VIDEO - Women, Solidarity, and Ecology Conference
This is the recording of a conference on "Women, Solidarity, and Ecology" held on 2 - 4 June 2021.
Pope Francis’ encyclical Laudato Si’ points toward the importance of solidarity with the earth and the most marginalized in society by urging us to listen to the “cry of the earth” and the “cry of the poor.” However, not enough attention is paid to both the disproportionate harm that women experience and their disproportionate protagonism in environmental activism and eco-social change. The Women, Solidarity, and Ecology conference intends to address this lacuna by exploring different facets of ecological devastation by integrating gender injustice in questions of social and environmental justice. The conference will specifically draw on the integral ecology paradigm as laid out in Laudato Si’. Integral ecology is not only deliberately transdisciplinary in perspective, but also incorporates philosophical and theological horizons. The wisdom from these traditions in turn provides a dialogical sounding board that may either challenge or reinforce secular societal assumptions that prevail in the West. The conference will examine case studies of those impacted by various forms of entangled environmental and gender injustice, and it aims to engage not only with those whose voices have been marginalised, but also to listen to those taking the lead in activist organisations at the forefront of eco-social transformation.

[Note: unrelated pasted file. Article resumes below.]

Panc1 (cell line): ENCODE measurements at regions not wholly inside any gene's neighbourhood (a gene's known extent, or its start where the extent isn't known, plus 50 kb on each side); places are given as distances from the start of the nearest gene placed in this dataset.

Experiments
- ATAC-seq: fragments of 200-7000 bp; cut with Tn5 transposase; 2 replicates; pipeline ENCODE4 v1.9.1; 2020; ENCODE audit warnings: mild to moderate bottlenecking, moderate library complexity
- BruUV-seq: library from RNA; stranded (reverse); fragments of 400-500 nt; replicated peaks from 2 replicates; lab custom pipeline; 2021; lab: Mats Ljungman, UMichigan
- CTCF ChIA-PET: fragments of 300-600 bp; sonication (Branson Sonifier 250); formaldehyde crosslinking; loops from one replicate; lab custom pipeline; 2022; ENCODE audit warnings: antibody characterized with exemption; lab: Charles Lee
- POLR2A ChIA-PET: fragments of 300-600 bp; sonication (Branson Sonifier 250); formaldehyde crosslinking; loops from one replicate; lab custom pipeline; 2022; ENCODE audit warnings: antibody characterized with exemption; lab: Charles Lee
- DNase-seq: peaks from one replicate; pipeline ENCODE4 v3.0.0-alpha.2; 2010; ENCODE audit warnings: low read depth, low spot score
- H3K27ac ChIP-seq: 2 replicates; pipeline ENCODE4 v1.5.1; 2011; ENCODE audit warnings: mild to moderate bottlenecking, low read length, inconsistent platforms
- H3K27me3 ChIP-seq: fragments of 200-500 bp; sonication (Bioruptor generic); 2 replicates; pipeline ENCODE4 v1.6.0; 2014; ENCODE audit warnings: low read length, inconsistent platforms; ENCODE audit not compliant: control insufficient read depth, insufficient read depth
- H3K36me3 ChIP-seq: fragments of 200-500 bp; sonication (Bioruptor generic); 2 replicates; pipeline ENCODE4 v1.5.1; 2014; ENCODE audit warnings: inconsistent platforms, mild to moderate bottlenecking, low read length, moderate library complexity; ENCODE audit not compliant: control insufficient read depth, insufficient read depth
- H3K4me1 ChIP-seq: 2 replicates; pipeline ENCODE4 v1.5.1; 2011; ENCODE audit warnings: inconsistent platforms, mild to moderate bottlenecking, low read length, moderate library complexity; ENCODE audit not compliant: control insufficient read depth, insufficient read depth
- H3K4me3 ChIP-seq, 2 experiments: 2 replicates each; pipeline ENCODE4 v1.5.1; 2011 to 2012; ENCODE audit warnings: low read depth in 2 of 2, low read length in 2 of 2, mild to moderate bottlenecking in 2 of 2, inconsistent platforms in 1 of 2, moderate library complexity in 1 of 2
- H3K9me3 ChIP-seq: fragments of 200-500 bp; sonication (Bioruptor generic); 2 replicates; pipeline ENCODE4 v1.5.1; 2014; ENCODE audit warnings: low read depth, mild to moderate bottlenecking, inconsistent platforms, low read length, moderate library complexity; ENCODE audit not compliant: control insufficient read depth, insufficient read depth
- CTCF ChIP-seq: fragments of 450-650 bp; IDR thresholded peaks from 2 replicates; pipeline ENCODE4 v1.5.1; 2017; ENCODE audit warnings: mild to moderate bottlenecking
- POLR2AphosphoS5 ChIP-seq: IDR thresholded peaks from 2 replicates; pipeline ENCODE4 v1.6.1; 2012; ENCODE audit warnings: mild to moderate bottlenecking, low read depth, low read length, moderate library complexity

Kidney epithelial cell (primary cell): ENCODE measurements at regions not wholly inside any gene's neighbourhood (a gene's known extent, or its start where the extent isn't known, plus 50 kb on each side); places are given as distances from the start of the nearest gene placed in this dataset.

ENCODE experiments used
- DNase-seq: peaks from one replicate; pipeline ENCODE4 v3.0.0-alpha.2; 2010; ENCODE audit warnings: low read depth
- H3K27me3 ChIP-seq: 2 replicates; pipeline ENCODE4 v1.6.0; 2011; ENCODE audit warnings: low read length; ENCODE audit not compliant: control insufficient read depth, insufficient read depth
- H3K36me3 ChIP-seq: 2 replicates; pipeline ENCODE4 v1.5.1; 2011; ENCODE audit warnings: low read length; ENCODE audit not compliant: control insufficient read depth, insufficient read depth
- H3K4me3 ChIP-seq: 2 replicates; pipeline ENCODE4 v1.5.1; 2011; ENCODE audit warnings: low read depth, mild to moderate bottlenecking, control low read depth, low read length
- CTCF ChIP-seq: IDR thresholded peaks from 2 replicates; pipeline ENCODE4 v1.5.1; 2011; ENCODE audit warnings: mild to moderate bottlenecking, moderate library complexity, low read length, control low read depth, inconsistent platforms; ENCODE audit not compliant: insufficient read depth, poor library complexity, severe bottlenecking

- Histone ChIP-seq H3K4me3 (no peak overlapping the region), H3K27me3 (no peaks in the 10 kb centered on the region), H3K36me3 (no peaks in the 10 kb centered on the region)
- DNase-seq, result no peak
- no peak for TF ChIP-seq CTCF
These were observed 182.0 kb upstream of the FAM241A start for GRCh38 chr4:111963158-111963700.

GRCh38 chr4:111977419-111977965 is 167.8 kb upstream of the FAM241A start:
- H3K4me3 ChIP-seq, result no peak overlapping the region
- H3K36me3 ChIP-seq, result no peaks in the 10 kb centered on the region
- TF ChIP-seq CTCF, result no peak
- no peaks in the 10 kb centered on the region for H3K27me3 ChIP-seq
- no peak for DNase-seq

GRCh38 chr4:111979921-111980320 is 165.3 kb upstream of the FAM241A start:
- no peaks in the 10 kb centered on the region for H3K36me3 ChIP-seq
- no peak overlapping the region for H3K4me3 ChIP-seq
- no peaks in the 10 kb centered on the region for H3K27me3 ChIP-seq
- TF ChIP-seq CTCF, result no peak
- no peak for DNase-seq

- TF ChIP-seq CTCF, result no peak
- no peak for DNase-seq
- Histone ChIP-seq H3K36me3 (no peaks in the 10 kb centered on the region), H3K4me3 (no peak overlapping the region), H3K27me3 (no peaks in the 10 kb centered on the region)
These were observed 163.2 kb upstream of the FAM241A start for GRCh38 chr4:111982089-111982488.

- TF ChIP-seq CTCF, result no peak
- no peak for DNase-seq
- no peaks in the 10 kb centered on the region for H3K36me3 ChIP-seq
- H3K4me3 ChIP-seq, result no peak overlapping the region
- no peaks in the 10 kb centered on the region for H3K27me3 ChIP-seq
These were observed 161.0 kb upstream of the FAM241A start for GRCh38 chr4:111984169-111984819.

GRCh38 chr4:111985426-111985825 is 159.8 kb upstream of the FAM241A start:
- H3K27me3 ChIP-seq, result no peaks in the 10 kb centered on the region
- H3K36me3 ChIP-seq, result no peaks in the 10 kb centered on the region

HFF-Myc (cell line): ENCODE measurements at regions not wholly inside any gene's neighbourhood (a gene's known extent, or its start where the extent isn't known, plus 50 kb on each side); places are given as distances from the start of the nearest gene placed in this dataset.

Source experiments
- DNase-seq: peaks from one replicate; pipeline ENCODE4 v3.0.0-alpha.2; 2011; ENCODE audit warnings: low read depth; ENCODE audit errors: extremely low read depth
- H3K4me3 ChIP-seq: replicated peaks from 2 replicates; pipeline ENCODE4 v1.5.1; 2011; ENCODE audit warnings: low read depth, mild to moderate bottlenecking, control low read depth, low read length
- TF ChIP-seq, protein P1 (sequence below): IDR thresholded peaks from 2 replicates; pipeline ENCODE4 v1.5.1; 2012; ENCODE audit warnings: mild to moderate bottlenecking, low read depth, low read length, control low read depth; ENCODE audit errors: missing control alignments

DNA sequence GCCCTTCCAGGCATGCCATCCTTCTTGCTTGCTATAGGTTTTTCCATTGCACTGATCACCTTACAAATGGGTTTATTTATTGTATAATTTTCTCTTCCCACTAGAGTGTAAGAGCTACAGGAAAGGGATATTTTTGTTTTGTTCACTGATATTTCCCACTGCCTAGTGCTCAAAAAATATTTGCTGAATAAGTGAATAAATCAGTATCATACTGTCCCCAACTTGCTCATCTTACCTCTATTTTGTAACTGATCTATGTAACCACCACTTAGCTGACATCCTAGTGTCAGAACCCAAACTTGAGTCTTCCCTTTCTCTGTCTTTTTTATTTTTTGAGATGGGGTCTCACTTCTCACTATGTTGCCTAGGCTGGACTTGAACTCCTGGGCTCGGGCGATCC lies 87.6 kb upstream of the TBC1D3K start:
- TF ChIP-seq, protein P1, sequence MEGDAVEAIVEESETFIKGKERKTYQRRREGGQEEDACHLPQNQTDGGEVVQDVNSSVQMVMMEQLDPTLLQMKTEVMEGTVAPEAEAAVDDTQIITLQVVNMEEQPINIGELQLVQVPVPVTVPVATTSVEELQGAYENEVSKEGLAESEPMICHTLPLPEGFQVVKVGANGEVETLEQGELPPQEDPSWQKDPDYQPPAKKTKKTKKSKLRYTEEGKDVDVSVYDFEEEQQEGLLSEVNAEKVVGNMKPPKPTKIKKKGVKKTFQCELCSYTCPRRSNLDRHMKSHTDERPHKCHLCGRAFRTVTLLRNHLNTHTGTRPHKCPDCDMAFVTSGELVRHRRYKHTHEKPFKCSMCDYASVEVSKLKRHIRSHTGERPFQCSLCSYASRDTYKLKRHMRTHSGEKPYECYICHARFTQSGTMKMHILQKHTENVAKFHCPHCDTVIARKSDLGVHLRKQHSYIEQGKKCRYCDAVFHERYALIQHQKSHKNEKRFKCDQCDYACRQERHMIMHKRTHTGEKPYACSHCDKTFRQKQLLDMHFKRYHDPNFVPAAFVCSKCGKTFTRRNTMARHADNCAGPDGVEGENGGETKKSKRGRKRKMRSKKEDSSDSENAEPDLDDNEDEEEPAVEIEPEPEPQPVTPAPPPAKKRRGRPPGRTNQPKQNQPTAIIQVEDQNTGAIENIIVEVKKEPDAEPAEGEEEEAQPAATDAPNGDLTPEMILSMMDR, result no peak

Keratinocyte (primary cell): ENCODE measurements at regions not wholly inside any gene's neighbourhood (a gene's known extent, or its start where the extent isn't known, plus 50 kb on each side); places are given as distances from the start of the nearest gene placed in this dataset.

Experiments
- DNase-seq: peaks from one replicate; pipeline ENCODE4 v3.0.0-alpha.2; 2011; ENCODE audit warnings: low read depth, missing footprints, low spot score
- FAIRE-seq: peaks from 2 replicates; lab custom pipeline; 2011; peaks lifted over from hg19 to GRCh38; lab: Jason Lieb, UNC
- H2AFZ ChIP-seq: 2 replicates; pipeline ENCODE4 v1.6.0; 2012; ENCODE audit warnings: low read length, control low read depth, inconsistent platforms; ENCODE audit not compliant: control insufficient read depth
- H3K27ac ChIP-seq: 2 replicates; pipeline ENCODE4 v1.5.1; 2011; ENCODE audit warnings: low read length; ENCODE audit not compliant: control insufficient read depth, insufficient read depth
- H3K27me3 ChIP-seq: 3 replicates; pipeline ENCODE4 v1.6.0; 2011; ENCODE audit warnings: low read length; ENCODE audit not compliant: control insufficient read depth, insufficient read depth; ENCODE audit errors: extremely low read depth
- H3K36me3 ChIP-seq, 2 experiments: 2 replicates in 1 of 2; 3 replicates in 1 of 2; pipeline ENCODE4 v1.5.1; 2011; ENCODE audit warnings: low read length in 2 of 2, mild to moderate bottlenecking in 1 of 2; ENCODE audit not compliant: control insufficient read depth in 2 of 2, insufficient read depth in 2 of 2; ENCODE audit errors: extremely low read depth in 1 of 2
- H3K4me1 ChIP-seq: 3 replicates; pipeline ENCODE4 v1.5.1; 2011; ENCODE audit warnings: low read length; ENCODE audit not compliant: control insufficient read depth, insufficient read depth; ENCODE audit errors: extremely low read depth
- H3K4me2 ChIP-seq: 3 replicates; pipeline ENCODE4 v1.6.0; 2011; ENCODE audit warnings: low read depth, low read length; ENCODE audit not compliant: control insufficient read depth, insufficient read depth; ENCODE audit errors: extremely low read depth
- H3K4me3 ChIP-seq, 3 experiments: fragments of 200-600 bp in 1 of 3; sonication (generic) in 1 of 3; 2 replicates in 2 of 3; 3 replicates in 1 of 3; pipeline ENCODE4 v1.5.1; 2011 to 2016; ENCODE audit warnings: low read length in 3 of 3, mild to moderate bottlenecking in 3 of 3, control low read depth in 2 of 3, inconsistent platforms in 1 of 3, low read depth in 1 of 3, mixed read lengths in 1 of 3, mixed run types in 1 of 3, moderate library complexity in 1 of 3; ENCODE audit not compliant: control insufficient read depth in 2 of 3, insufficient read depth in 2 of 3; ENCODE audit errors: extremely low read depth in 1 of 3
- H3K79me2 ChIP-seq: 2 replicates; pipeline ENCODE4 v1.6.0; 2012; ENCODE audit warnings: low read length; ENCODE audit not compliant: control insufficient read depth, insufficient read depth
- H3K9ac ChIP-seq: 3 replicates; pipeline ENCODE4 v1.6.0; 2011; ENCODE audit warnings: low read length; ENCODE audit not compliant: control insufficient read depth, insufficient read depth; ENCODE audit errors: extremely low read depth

The following critically urgent and related themes will be examined: a) the need for a different and more ecologically sensitive economics, especially in a post-Covid context; b) the intersection of human rights, gender, and climate change; c) The role of the natural and human sciences in informing public debate and policy making on eco-social change; d) the political and eco-social damage, including biodiversity loss, of mining and other forms of extractivism; e) the structural issues of governance at the local and global level; and f) new approaches to feminist theology in the context of climate change.